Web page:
Bull Market Remains High

Market Overview:

After a couple of flattish weeks, equities regained momentum and the bull market rumbled higher. New highs were achieved in the US, Japan and Europe and even the FTSE 100 is closing in on the 8000 level it achieved in February of last year. Investors had probably been bracing themselves for hawkish news from the Fed and the BOE, but to the surprise of many we got a dovish tilt from the BOE and a Fed Chairman seemingly unconcerned by recent higher inflation prints. Japan finally moved off negative rates in a move that came earlier than anticipated, but this move was taken in stride by the market. Bonds also liked the dovish tone as yields fell across the board and Gold and Oil finished broadly flat.

FOMC Update

There was a lot going on last week, so I will dive straight into the main event, the meeting of the Federal Reserve Open Market Committee. There was much concern that recent higher than expected inflation numbers would alter the expected course of rate cuts, with the attention focussed on the ‘dot plot’ projections. These are where the 19 FOMC members each give their predictions for the level of future interest rates and economic numbers in the form of a dot. At the median level of the dots, that is where the Fed suggests the most likely path of interest rates will be. Although, the outliers are mainly higher, following this meeting it still looks as if we will get 3 cuts by year end, with 3 more in 2025 and 2026. That came as a big relief to investors who had been expecting a move to only two this year and we saw the odds of a rate cut in June move from around 50% to nearer 70%. Bond yields dropped and equity markets snapped higher. 

That wasn’t the end of the good news as the committee also boosted the economic growth forecast, with GDP set to be up to 2.1% for the year up from 1.4% and they also lowered their unemployment rate projection slightly, to 4% from 4.1%, for 2024.

After the numbers we got to hear J Powells views and to see if there were any further clues that could be ascertained on the likely direction of monetary policy. Powell had plenty of opportunity to express concern about recent inflation data, but he seemed to gloss over the numbers by merely suggesting the path to 2% would be likely to be bumpy. Equally he could have expressed concern at the buoyancy of the equity markets, but here too he passed on the chance, suggesting that financial conditions remined restrictive. So, all in all, it would appear that for the moment, the Fed are willing to let the economy and stock markets run hot, with less concern about inflation and it does look as if they want to squeeze in a rate cut in June. I can understand the positive reaction from the equity markets, but I wonder if bond investors might not go away and decide to take a less favourable view on events last week.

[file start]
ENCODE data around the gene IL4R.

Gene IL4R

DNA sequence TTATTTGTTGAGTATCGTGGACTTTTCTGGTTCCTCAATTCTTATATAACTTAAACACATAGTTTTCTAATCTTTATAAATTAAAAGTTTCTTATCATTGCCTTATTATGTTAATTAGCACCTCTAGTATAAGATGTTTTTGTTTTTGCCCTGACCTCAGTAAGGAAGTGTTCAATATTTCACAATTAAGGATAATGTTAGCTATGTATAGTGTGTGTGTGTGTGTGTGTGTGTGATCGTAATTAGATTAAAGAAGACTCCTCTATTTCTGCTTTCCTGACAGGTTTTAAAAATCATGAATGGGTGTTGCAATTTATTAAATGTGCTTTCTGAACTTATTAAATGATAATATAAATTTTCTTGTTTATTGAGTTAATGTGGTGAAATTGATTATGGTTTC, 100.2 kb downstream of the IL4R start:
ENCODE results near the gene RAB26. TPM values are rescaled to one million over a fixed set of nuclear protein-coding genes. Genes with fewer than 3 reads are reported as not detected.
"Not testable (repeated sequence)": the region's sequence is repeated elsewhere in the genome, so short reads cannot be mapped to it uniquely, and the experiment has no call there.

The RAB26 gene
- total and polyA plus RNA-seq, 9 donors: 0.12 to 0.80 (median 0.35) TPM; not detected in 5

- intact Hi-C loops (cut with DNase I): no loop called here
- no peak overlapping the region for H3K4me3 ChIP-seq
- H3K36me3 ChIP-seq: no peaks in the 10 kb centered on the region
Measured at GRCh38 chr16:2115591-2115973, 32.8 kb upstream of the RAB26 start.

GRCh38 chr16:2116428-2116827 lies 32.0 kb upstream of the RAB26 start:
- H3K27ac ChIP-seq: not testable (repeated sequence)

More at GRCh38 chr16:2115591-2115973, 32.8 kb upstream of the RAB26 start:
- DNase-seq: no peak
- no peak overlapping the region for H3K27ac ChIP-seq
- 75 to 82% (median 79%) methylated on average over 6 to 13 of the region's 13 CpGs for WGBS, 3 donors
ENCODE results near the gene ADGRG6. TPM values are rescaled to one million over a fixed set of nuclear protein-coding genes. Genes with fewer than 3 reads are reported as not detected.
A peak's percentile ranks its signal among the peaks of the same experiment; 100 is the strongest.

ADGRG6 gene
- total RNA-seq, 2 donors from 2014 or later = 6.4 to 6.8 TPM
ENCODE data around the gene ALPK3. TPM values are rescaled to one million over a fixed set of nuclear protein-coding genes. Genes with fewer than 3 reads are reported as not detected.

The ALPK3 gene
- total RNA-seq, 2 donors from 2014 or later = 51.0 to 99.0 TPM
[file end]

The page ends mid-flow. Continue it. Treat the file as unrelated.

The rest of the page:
Much could have gone wrong last week, but in the end it could not have worked our better. From small-caps to industrial shares, all major US equity indexes climbed and even the hyped Nvidia conference did not disappoint. Shares of the chipmaker advanced for a record 11th straight week as Chief Executive Officer Jensen Huang unveiled a new processor design called Blackwell, which as I accurately predicted is indeed going to make everything work much, much faster!

BOE Update

Good news, the Bank of England is moving closer to reducing interest rates with it increasingly looking as if this will come in June. Two key members, who previously advocated for rate increases, have now aligned with the majority in maintaining the current rate at a 16-year peak of 5.25%. This shift marks a significant change since September 2021, when the committee unanimously opted against raising rates.

This dovish shift doesn’t come out of the blue as inflation data has actually been coming in weaker in the UK, with economists now predicting that the Consumer Prices Index could soon fall below the bank’s 2% target when energy prices drop as forecast in April. Data on Wednesday showed inflation falling to a 30-month low of 3.4% in February, with services inflation cooling to 6.1% in line with the BOE’s forecasts. Last week jobs data also showed unemployment rising for the first time since last summer and wage growth edging lower.